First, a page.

Epstein-Barr virus-associated smooth-muscle tumor (EBV-SMT) is an extremely rare neoplasm which occurs in immunocompromised patients, such as those with AIDS, drug-induced immunosuppression post-transplantation or congenital immunodeficiency (e.g. common variable immunodeficiency, ataxia-telangiectasia). EBV-SMT was first reported in the 1990s. The pathogenesis is disputed but it is generally accepted that it begins with EBV infecting normal muscle which then proliferates in the setting of immunosuppression and ultimately undergoes neoplastic transformation. These tumors demonstrate a variable degree of local invasion but a low propensity for metastasis. The central nervous system (CNS) is a common site affected by EBV-SMTs—particularly in AIDS-related cases but they have been reported at multiple sites including lung, liver, bone, kidney, intestines, stomach, genitourinary tract and adrenals. The condition affects both children and adults with a slight female preponderance. We present the case of a previously healthy 8-year-old female who presents with headache and vaginal bleeding. She underwent an uneventful resection of the skull base lesion via an extradural anterior petrosectomy or Kawase’s approach which was determined to be an EBV-SMT. Subsequent evaluation revealed systemic disease burden and a nonspecific CD4+ and CD8+ dysfunction. CT chest, abdomen and pelvis revealed a left adrenal mass and multiple pulmonary nodules. The adrenal mass had avid uptake of FDG. She underwent left adrenalectomy and pathology was identical to that found for the skull base lesion.
EBV-SMTs are very rare and occur primarily as a consequence of HIV/AIDS or drug-induced immunodeficiency in the setting of organ transplantation. These tumors have also been reported in patients with congenital immunodeficiency but this presentation is extremely rare and a Medline search for “EBV AND smooth muscle tumor” revealed only 5 cases. All other reported cases were associated with HIV/AIDS and/or immunosuppression in the aftermath of organ transplantation. Thus, while the clinical suspicion of a congenital or acquired immunodeficiency was low, the finding of an EBV-SMT compels the clinician to perform a thorough evaluation of immune competence. As these patients are at risk for subsequent infections and other malignancies, knowledge of their immune status should be incorporated into their general care and at the very least, lead to increased surveillance.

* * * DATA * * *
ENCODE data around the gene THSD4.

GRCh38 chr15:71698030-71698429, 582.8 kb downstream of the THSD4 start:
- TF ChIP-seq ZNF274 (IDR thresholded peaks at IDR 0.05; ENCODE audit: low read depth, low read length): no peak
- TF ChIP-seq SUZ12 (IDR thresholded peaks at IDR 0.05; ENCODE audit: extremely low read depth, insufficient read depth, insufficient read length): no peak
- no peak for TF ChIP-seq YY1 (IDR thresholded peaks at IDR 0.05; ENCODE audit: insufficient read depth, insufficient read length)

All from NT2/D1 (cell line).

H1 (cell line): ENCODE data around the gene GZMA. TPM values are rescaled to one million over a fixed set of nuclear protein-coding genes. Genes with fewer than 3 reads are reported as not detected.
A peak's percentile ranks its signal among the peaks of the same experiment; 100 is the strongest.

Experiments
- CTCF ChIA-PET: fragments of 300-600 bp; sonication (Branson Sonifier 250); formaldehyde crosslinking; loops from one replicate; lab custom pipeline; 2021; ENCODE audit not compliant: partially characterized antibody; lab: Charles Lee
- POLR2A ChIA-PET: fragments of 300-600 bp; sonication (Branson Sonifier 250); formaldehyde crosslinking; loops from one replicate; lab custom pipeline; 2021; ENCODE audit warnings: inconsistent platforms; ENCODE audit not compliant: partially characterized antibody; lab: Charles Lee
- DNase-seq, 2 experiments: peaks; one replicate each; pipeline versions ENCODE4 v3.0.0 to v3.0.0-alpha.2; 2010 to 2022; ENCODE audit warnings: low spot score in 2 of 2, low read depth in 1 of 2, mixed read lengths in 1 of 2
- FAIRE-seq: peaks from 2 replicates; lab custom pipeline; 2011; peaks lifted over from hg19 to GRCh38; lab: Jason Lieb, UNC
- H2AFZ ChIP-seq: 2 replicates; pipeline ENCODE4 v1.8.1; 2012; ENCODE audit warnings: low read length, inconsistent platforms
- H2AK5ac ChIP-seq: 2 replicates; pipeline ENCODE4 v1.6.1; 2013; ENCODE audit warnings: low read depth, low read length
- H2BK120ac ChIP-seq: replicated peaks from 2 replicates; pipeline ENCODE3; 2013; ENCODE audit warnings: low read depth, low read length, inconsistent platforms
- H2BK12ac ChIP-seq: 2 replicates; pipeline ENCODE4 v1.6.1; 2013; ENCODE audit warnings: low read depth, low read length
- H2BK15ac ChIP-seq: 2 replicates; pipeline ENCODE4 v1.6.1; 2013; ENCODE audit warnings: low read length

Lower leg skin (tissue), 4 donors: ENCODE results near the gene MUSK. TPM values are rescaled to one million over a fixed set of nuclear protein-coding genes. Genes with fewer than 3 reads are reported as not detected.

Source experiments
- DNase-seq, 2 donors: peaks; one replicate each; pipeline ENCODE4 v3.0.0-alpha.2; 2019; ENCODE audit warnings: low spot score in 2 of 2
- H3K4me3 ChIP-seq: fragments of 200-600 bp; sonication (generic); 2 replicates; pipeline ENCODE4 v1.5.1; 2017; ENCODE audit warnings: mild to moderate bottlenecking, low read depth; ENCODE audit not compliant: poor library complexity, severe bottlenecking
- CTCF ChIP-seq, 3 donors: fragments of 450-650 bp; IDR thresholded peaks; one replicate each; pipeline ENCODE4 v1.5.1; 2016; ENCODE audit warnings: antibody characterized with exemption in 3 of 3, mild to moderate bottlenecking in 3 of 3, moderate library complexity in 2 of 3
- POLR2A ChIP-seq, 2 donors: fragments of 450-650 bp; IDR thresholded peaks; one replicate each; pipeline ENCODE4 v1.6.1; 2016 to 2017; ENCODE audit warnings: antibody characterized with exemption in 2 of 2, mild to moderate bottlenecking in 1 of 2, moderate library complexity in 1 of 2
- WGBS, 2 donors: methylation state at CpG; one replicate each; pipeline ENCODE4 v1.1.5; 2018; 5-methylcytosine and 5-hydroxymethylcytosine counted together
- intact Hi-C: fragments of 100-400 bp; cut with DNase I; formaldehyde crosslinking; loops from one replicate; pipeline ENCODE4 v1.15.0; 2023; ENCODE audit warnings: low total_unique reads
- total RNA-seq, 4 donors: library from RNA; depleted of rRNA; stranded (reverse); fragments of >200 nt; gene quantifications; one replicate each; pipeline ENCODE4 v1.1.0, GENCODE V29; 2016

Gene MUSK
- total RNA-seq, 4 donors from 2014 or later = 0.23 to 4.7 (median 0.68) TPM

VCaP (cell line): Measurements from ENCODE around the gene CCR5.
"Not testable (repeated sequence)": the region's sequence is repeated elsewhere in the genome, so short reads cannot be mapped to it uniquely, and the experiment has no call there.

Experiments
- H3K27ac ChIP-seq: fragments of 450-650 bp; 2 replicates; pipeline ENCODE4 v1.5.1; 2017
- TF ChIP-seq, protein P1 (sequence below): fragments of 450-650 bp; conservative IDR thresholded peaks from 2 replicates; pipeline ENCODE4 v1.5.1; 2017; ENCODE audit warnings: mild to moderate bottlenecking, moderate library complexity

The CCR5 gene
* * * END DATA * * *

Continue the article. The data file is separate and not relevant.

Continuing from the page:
The precise pathogenic mechanism of EBV-SMT in immunocompromised individuals remains unclear. In vitro evidence suggests that small vessels possess the obligate EBV CD21 receptor required for B cell infection by the virus. EBV is ubiquitous in most human populations and in the setting of acquired immunodeficiencies, it is thought that a dormant virus becomes reactivated following reprieve from the host immunologic check. In the current case, viral serologies suggested a recent EBV infection. This finding suggests rapid progression from infection to tumorigenesis in these patients.